Two Harbors Investment Corp. plans to offer its first issue of private-label RMBS late this year, joining a growing number of REITs that are prepping for a reduction - likely a gradual one over the years - in government-guaranteed mortgages.

"We want to be in position so that as the securitization (for Fannie Mae and Freddie Mac) market opens up, agency loan limits come down, and more borrowers go to private market, we can capture market share," said Bill Roth, co-chief investment officer at Two Harbors.

That means building the infrastructure to issue RMBS in greater scale when the mortgage market recovers and Fannie and Freddie as well as the Federal Housing Administration (FHA) - now owning or guaranteeing more than 90% of new mortgages - inevitably pull back. The first step back will occur on Oct. 1, when Fannie and Freddie's conforming loan limits will be reduced to $625,500 from $729,750, still well above the $417,000 limit in effect before Congress allowed the mortgage giants to increase the limits in February 2008.

In May, Two Harbors announced hiring Diane Wold, who managed GMAC Residential Capital Corp.'s structured finance, investment banking and business planning functions, to bolster its securitization knowledge base.

Its first offering, comprising high-quality Jumbo loans, will provide it with hands-on experience and a Roladex of institutional investors and Wall Street players to grease the execution of successive deals.

When new issuance will arrive in significant volume, however, remains anybody's guess. For now, the mortgage market's shaky foundation makes government guaranteed paper the most prudent investment for some institutions. And for those with a greater appetite for risk, the returns on existing RMBS that was originated during the housing boom are far more attractive than anything new issuance can provide.

"We have room to grow on the agency side but very limited room to expand the non-agency portfolio and only at very attractive yields," said Nancy Mueller Handal, who oversees insurer MetLife's $45 billion RMBS portfolio, which is 75% agency bonds and the rest non-agency.

Asset-manager TCW Group's clients have varying levels of risk tolerance, and so its RMBS funds' allocations to non-agency RMBS also vary widely. But issuance of non-agency paper currently holds little appeal from a return standpoint. "The secondary [market] paper trades at such attractive loss-adjusted yields that new issuance just can't compete from a risk and return standpoint," said Bryan Whalen, managing director of U.S. fixed-income at TCW.

Only two private-label deals have been issued over the last two years, both relatively small securitizations of high-quality Jumbo loans by Redwood Trust. While the deals were successful, they were viewed by many as more attempts to jumpstart the market than economically attractive transactions.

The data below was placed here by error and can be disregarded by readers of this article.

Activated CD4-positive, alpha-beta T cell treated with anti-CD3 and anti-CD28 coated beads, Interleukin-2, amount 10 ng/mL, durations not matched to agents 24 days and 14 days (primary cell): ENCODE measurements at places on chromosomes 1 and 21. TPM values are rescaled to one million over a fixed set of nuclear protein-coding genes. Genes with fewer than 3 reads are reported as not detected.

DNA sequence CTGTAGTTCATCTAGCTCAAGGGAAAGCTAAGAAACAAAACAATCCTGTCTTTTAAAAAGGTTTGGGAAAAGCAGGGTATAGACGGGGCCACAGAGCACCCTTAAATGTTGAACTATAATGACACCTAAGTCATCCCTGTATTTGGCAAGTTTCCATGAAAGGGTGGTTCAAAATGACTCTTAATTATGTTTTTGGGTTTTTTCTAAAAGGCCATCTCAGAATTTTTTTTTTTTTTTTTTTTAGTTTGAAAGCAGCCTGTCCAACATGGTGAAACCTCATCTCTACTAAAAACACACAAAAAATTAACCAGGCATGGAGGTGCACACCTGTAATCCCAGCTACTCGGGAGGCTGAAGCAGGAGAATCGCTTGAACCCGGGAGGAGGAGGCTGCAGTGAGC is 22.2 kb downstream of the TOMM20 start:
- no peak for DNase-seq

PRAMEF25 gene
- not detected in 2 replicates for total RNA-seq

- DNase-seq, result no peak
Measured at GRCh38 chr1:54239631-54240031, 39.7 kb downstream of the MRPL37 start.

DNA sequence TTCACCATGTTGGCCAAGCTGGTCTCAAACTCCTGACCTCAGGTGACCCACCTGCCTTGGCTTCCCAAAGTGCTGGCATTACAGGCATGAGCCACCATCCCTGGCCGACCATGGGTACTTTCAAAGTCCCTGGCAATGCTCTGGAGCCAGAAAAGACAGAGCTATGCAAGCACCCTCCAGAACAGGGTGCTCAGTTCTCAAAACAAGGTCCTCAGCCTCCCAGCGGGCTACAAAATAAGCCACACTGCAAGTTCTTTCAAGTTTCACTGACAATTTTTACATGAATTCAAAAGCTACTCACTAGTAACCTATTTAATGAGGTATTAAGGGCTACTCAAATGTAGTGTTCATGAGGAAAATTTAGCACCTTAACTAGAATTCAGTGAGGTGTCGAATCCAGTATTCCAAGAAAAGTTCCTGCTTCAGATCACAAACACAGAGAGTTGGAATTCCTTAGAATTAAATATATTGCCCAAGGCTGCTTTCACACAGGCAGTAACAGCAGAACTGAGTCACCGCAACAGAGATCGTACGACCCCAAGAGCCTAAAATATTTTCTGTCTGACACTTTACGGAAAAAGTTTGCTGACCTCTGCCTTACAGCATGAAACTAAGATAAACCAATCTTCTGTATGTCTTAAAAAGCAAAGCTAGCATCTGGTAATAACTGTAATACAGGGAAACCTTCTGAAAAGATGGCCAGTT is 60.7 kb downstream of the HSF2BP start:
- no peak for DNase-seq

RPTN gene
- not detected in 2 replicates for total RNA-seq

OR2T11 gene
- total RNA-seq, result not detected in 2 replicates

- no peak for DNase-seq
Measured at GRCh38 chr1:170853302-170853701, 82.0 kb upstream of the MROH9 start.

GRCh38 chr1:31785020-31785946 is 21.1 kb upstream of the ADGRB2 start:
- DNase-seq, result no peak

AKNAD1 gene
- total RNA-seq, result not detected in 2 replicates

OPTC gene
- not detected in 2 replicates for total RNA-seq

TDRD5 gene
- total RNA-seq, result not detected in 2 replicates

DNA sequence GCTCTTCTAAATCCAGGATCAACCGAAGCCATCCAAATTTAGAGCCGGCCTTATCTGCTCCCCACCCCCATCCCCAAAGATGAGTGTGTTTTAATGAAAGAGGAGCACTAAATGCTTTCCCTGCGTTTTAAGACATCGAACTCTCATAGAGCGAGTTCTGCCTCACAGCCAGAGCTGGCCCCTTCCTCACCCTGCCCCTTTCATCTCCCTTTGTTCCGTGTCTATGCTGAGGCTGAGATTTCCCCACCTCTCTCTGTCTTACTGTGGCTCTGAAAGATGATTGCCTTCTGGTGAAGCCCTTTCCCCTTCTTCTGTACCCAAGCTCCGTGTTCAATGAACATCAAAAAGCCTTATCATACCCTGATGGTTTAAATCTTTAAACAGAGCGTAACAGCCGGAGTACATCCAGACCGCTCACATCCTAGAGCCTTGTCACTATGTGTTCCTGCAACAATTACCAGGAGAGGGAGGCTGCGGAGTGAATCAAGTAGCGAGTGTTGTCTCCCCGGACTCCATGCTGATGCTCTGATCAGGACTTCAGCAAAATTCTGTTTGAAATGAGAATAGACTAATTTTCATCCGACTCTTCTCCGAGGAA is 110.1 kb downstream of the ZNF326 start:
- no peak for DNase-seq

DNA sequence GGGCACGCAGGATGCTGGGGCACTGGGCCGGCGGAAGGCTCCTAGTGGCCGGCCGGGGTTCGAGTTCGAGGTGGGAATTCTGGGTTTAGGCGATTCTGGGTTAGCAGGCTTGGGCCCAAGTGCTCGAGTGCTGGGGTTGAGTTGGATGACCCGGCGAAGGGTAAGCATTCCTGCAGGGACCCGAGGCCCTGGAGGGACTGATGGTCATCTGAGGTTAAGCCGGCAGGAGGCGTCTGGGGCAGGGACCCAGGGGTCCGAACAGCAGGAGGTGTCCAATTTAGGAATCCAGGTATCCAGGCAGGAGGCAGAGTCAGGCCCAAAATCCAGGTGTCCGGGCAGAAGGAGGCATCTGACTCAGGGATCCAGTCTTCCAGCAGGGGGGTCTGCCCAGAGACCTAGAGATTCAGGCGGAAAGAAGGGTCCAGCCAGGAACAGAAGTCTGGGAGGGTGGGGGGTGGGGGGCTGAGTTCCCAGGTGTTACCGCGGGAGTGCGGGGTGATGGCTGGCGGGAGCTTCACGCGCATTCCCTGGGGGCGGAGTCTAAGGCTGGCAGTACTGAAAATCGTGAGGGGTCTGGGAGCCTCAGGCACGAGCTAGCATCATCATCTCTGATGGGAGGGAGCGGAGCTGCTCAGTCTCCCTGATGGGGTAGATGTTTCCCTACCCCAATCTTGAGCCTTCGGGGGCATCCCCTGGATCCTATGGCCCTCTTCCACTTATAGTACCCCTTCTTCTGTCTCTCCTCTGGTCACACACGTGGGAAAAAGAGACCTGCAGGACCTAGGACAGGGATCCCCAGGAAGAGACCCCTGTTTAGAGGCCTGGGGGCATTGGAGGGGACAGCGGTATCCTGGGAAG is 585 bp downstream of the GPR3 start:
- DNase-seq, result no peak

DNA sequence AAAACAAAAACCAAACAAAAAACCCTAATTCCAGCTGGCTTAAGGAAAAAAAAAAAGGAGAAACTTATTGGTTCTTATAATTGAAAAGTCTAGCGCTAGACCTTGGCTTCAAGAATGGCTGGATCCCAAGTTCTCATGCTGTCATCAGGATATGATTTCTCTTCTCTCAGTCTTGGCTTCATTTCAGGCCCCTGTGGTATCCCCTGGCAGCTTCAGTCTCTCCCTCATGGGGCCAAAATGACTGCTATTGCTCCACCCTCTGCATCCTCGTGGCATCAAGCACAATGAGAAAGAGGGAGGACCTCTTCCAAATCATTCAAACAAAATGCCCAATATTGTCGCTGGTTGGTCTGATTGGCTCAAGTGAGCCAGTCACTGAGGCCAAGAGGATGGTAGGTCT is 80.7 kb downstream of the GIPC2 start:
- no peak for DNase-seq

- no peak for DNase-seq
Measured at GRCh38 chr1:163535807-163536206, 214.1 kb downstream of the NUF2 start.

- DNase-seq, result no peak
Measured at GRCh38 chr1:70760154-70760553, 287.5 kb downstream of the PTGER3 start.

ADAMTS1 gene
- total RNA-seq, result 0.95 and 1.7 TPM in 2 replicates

About 20% of Two Harbor's assets were in non-agency paper as of March 31. Roth noted that Redwood's 'AAA'-rated bonds, comprising high-quality Jumbo loans similar to what Two Harbors plans to securitize, priced at much lower yields than what's available from legacy paper, much of which is distressed and can be purchased at steep discounts.

Nevertheless, there may be a significant upside in the lower rated portions. Fitch Ratings rated 92% of Redwood's deal 'AAA'-the other two big agencies published unsolicited dissenting opinions - and the remaining five classes successive notches lower.

"Historically, the losses on those types of loans originated today have been well below 1%," Roth said. He added that given their recent history, the rating agencies are taking an extremely conservative approach to rating deals. "The bonds rated below 'AAA' today we think will perform well and provide attractive yields on a go-forward basis."

However, when those yields catch up to those of legacy RMBS remains an open question. Roth noted that the volume of existing bonds will inevitably shrink as loans are pre-paid and others are liquidated. "Over time, [legacy RMBS will] go away, although it may take several years," he said. Reducing supply should ultimately increase demand and valuations, leading to lower yields on legacy paper.

Whalen said there is approximately $1.6 billion in non-agency RMBS outstanding today, a massive amount that suggests that digesting legacy RMBS is likely to be a lengthy process. Whalen added that the fate of the GSEs is at the hands of politicians as well as factors impacting mortgages such as potentially rising interest rates, which are likely going to play out over the next 18 to 24 months.

"At this point in time, we believe we'll need at a minimum 20% or 25% appreciation in legacy valuations to start incenting money elsewhere," Whalen said.